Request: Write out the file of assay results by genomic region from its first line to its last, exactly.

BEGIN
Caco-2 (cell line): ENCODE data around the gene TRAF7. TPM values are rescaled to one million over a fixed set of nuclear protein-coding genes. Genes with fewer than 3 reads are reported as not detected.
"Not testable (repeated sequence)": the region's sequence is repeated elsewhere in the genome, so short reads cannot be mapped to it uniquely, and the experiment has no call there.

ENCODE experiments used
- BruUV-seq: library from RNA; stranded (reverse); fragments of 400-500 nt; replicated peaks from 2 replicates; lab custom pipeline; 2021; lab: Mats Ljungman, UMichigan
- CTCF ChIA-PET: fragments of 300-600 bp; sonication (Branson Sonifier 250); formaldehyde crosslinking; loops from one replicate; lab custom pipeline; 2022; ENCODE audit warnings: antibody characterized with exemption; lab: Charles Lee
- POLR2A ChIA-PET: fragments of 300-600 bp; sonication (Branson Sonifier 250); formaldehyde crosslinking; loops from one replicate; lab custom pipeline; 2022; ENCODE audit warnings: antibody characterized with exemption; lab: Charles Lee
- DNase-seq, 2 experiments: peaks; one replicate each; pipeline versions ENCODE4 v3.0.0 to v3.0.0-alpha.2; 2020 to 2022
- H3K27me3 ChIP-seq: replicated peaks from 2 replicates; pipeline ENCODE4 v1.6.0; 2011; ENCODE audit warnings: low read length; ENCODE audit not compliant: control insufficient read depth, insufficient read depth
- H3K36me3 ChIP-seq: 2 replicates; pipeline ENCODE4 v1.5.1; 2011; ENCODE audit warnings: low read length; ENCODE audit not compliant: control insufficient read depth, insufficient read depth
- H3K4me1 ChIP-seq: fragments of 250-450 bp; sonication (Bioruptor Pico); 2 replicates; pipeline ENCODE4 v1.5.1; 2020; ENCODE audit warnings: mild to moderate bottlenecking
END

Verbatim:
Caco-2 (cell line): ENCODE data around the gene TRAF7. TPM values are rescaled to one million over a fixed set of nuclear protein-coding genes. Genes with fewer than 3 reads are reported as not detected.
"Not testable (repeated sequence)": the region's sequence is repeated elsewhere in the genome, so short reads cannot be mapped to it uniquely, and the experiment has no call there.

ENCODE experiments used
- BruUV-seq: library from RNA; stranded (reverse); fragments of 400-500 nt; replicated peaks from 2 replicates; lab custom pipeline; 2021; lab: Mats Ljungman, UMichigan
- CTCF ChIA-PET: fragments of 300-600 bp; sonication (Branson Sonifier 250); formaldehyde crosslinking; loops from one replicate; lab custom pipeline; 2022; ENCODE audit warnings: antibody characterized with exemption; lab: Charles Lee
- POLR2A ChIA-PET: fragments of 300-600 bp; sonication (Branson Sonifier 250); formaldehyde crosslinking; loops from one replicate; lab custom pipeline; 2022; ENCODE audit warnings: antibody characterized with exemption; lab: Charles Lee
- DNase-seq, 2 experiments: peaks; one replicate each; pipeline versions ENCODE4 v3.0.0 to v3.0.0-alpha.2; 2020 to 2022
- H3K27me3 ChIP-seq: replicated peaks from 2 replicates; pipeline ENCODE4 v1.6.0; 2011; ENCODE audit warnings: low read length; ENCODE audit not compliant: control insufficient read depth, insufficient read depth
- H3K36me3 ChIP-seq: 2 replicates; pipeline ENCODE4 v1.5.1; 2011; ENCODE audit warnings: low read length; ENCODE audit not compliant: control insufficient read depth, insufficient read depth
- H3K4me1 ChIP-seq: fragments of 250-450 bp; sonication (Bioruptor Pico); 2 replicates; pipeline ENCODE4 v1.5.1; 2020; ENCODE audit warnings: mild to moderate bottlenecking